9

July

Monday Morning View: Roger Goodell Has Ethical Responsibility in Bounty Suspensions

Roger Goodell

As NFL Commissioner, Roger Goodell has a responsibility to act ethically in bounty scandal suspensions.

We’ve all been following this New Orleans Saints bounty scandal for a while now, and although NFL Commissioner Rodger Goodell recently upheld the four player suspensions in their appeal, the fight is far from over. The NFLPA has now filed a lawsuit on behalf of Will Smith, Anthony Hargrove, and Scott Fujita claiming that Goodell violated the labor agreement in the “investigation and arbitration process.” Jonathan Vilma is currently involved in a separate lawsuit against the NFL.

But I want to back up a little bit. When the news was released that Goodell denied the players’ appeals, he wrote a “public” letter to the players involved that outlined the foundations of his decision. Here is some of the text in case you’ve missed it:

Throughout this entire process, including your appeals, and despite repeated invitations and encouragement to do so, none of you has offered any evidence that would warrant reconsideration of your suspensions. Instead, you elected not to participate meaningfully in the appeal process . . .

Although you claimed to have been ‘wrongfully accused with insufficient evidence,’ your lawyers elected not to ask a single question of the principal investigators, both of whom were present at the hearing (as your lawyers had requested); you elected not to testify or to make any substantive statement, written or oral, in support of your appeal; you elected not to call a single witness to support your appeal; and you elected not to introduce a single exhibit addressing the merits of your appeal. Instead, your lawyers raised a series of jurisdictional and procedural objections that generally ignore the CBA, in particular its provisions governing ‘conduct detrimental’ determinations . . .

In sum, I did not make my determinations here lightly. At every stage, I took seriously my responsibilities under the Collective Bargaining Agreement. I determined the discipline for each of you

(1) only after a long, detailed and professional investigation by NFL Security’s experienced investigators;

(2) only after the results of that investigation were carefully reviewed by an independent expert, former United States Attorney Mary Jo White;

(3) only after I heard the appeals of the Saints’ coaches and staff regarding discipline for their roles in the program;

5

March

Monday Morning View: Bounties Have No Place in the NFL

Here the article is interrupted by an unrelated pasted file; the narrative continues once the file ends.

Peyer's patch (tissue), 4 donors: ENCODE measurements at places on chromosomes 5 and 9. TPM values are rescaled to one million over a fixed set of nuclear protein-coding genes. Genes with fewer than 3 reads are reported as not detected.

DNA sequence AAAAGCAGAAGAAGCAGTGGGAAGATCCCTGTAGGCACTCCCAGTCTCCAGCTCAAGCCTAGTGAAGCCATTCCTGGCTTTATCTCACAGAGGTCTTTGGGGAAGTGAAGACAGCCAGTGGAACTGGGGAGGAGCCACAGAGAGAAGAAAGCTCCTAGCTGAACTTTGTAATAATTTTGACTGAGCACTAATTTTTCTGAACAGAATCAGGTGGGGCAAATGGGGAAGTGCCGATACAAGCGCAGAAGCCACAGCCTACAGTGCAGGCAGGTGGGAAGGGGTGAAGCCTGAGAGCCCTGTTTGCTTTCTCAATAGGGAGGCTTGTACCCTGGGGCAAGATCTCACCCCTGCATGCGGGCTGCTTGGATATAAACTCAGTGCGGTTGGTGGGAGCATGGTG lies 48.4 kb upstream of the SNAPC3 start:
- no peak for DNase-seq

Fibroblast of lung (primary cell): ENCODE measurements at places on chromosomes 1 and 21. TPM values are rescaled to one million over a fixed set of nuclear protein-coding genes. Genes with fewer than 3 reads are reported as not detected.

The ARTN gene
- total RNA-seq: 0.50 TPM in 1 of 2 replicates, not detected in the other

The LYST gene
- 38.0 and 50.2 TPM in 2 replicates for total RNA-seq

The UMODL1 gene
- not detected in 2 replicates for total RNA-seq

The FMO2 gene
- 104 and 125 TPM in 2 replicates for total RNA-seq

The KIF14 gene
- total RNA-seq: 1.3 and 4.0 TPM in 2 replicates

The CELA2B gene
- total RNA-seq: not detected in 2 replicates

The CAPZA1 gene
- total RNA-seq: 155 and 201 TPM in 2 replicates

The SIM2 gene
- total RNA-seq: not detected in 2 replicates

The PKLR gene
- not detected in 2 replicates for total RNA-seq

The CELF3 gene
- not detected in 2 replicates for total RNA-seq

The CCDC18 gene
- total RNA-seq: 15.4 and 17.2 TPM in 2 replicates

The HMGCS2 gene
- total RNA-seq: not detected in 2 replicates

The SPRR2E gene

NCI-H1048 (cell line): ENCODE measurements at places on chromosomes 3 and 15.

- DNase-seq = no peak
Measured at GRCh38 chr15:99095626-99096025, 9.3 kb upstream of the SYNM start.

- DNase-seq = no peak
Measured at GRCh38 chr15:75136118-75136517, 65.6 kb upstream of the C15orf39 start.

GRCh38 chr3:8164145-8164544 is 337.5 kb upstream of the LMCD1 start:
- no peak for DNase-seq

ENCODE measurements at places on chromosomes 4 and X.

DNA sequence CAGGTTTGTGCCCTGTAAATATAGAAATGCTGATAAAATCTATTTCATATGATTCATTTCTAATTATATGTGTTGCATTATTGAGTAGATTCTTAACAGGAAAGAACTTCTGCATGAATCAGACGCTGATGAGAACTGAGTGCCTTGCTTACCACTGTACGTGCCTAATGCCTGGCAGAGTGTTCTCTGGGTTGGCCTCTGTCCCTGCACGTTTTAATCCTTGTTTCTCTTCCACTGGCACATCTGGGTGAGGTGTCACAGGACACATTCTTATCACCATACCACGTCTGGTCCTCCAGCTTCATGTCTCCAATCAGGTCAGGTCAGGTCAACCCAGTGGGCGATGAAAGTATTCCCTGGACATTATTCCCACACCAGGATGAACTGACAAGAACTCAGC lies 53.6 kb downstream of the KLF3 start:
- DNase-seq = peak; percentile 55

If you’ve been away this weekend or cooped up in a hole to avoid the weather, you might have missed the big story that hit all the media outlets on Friday afternoon. I first found out through our friends at CheeseheadTV that the New Orleans Saints have been found guilty of offering bounties (or payouts) to defensive players as a performance incentive. It wasn’t only for interceptions or fumble recoveries, though. No, they were getting rewarded for injuring other players.

I, for one, found this appalling.

Now, I’m no fool. I am well aware that the rules of the league are often broken to gain a competitive advantage. And some people in the CheeseheadTV comments section feigned a sarcastic state of shock in light of this news.

But what really got to me were the comments and tweets around the internet that this is commonplace and not that big of a deal. The only reason it’s a huge story is because the Saints actually got caught. Some people likened it to the use of performances enhancing drugs (PEDs), in that it happens all the time, yet only a few are ever found out.

There was even an article penned by Matt Bowen for the Chicago Tribune, titled “Bounties part of game across the NFL.” In the article, Bowen shares his experience as a player who was coached by defensive coordinator Gregg Williams with the Washington Redskins. Daily player fines for breaking the rules or miscues during practice would be gathered and “stashed away at the team facility.”

Then, after the coaches reviewed the game film, the money would be handed back out for things like “big hits, clean hits by the rule book.” Extra cash was earned for interceptions, sacks, and forced fumbles, and during the playoffs, the bounty rewards would increase.

“I ate it up,” admits Matt Bowen.

And really, who wouldn’t? Cash incentives for performance can be a big motivator. It is a classic case of B.F. Skinner’s operant conditioning. (Sorry, it’s the teacher in me.) Behaviors are supported through positive and negative reinforcers, as well as positive and negative punishment. In this case, breaking the rules and mental errors during practice are met with negative punishments (fines), while exceptional performances are met with positive reinforcers (bounties).